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Archlyte

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  1. Forgive me if I've posted a thread like this before, but I notice that most clothing has little doodads and tech looking greeblies on it and I am always wondering what some good ideas of what those could be. I am mainly talking about clothing but I know that some of the clothing is classified as armor as well. What I am looking for are things like passive comlink antenna repeaters, equipment interface chips, clothing repair circuits, etc. What are some of the uses and purposes for those things besides the obvious reason that it makes it look futuristic?
  2. I used quotations around Award because of the way it had been discussed at times earlier in the thread and because some see it as a thing that is used in a meta way to affect the player. Typically in rule books when XP is transferred to a character it is referred to as an XP award. I agree that your definition of it is the one I like the best, namely the idea of XP used to show the relative power of the character. I think I have to change my view a bit here because upon reflection I think that I don't really like XP awards for absent players, but for the same reasons I don't like it as an automatic time-in-play schedule. Sometimes characters don't learn or really do anything in a session, and players give the character new powers and levels in skills they didn't even use or train. If a character did a lot that would have made them more powerful I also think that power gain has a large effect on how a campaign feels and it's easy to jump the shark. I think WOTC did a study and determined that people overall liked the 7-12 levels the best. Not so low that they felt under-powered but not so high that the scope was fantastic and mortality was only achieved through fighting gods. This game is much less prone to power creep though, and I forget that sometimes when I am discussing it.
  3. I think this is a valid argument but I will say it does make XP not an "award" or something pegged to achievement. If you are doing it that way then XP is simply a factor of time, accruing as the game continues. That may be the way that some groups want to play.
  4. In my experience if you save them from certain and logical death you will hurt your game. The players will realize they are in a game that has fake danger, and they will know that no matter what they do they can't really die. If they do something that would cause their death then so be it. but In my experience this game is usually heavier on the Defeat result than it is on the Death result of a fight. If they get captured you don't have to immediately have them executed, and if you have not told them about the Inquisitor I would just make him disappear and use him down the road. You could have them go to a prison where a corrupt governor wants to use them for a suicide mission that his mean cannot accomplish. You could have them thrown into a pit with a terrible monster. You could have them meet up with an unsavory rebellion resistance fighter who allowed himself to get captured so that his forces could crack the prison to get a different group of prisoners out. All kinds of things that are not blatant Deus Ex but are more like plot turns.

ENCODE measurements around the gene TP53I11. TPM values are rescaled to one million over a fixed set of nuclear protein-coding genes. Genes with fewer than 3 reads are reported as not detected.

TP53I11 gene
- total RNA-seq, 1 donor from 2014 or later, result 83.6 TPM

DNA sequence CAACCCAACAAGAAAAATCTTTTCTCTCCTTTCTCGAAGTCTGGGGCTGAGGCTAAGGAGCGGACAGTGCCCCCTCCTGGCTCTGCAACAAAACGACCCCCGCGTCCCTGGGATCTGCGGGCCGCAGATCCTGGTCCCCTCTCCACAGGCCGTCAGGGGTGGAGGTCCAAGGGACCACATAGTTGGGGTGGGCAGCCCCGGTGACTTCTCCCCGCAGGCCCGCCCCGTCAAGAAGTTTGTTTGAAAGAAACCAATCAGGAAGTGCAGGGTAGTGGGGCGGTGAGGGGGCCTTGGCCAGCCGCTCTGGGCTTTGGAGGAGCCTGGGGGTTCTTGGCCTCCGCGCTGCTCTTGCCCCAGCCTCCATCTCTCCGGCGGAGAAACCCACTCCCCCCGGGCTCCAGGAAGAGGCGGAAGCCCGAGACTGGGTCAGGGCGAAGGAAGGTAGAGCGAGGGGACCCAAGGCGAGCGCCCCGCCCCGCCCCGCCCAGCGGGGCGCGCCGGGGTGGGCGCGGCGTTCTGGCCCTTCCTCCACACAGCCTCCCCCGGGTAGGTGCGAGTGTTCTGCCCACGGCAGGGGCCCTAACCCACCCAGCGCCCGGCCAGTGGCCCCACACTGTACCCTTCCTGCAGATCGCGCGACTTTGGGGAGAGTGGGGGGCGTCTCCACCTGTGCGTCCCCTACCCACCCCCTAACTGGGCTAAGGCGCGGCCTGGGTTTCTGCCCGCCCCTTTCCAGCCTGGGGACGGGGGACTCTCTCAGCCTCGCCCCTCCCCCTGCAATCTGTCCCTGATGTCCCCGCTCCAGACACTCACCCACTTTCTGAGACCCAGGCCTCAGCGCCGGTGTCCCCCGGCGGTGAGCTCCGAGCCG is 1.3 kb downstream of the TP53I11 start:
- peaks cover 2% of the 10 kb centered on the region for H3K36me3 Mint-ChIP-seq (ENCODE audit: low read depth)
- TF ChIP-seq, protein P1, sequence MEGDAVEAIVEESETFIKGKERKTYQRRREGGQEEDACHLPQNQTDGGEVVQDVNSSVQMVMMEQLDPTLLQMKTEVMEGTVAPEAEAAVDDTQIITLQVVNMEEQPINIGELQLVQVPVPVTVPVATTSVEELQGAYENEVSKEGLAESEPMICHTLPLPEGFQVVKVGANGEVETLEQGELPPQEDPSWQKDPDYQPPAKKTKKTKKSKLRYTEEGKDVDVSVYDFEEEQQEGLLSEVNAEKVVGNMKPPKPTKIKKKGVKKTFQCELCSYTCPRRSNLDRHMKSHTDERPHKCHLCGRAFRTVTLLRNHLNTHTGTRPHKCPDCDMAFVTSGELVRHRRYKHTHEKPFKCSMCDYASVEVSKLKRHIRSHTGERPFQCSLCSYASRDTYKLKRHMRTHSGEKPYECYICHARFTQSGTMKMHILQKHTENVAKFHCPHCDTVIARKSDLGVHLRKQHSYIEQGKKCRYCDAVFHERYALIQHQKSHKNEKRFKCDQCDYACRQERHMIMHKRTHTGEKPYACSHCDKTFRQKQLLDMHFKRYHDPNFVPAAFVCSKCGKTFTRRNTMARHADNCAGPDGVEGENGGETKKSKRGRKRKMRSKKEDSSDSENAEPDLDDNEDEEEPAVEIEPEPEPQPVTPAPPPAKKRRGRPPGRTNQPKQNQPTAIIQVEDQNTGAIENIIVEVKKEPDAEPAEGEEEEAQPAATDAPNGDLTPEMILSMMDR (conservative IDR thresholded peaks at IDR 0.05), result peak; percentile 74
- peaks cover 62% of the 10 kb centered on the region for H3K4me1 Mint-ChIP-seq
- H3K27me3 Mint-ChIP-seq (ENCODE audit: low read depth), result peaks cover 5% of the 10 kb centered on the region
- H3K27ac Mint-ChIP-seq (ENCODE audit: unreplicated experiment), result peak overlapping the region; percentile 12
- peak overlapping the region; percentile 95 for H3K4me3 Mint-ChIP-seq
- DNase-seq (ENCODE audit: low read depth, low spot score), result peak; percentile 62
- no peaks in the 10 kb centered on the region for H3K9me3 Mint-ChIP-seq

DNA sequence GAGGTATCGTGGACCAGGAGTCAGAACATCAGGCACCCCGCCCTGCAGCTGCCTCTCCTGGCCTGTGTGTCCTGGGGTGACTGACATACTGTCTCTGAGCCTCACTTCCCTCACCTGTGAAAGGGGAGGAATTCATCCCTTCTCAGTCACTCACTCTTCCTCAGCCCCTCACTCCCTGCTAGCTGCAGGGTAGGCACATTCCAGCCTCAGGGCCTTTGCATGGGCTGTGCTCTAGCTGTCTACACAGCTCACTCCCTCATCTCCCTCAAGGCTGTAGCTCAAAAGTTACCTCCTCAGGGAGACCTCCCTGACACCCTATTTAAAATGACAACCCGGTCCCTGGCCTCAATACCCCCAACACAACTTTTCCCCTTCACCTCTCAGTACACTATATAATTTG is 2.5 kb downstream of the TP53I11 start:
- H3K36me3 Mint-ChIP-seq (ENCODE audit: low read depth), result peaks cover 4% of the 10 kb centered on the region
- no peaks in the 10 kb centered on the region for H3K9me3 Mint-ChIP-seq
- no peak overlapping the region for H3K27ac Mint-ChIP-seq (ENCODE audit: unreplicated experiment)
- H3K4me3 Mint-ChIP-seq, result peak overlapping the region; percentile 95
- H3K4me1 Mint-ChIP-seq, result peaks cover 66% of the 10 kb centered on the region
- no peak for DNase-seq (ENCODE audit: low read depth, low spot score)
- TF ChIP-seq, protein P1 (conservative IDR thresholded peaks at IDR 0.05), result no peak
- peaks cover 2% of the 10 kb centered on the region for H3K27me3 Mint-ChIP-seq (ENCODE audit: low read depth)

5. Thanks for weighing in Rimsen. I feel like this is something that can be treated like other art in that there are not really rules but there are things that don't work at times, and in other times they become interesting contradictions. I do know that I have found myself becoming extremely impatient in a few recent sessions when somebody is just not reading the situation or the room enough to know they are doing something tedious. I recognize that this is a subjective thing, but if someone is so encased in their own vacuum chamber that they aren't paying attention to the rest of the table it's an issue for me. That's where it becomes bloated and it's starting to drag things down. Every group has a sort of mean or average of what they find good enough to be worthwhile, so I know this is a relative thing. Also, at times being an interesting player is really hard to accomplish, but if the game is stalling or bogging bad then something must occur. I have used the sudden action scene to deal with this in the past, but I am also not opposed to just asking if people are done and then moving it along.
  6. Thanks for your response Desslok . Yeah if it's entertaining then I don't consider it a time to screen wipe, but the pace of TTRPGs can be agonizingly slow and empty at times if everyone isn't mindful of what they are doing. Some shopping I have experienced in game has been fun, while at other times it was shoot-your-face-off boring. I also feel like sometimes there is something to be mined from a scene and other times it's just not gonna happen. The most common thing I have noticed is that sometimes a scene hits it's zenith, it's moment of emphasis where the power of what happened is perfect, and then someone will drag it out until the scene has now become boring because that great high point was washed away by lingering. Another thing that can be a real killer of story momentum is long transition or travel scenes. Not all such time is bad obviously, but I have seen it really kill the urgency of a story to have long, obligatory travel scenes where the characters are basically waiting. A friend of mine likes to do Star Wars space travel like the Age of Sail Jump Drives of Traveller. My argument against that is that you don't make journeys of a month or more in something the size of a U-wing or Krennic's Shuttle, and the plot urgency of getting to Eadu is gonna be affected if it takes two weeks to get there.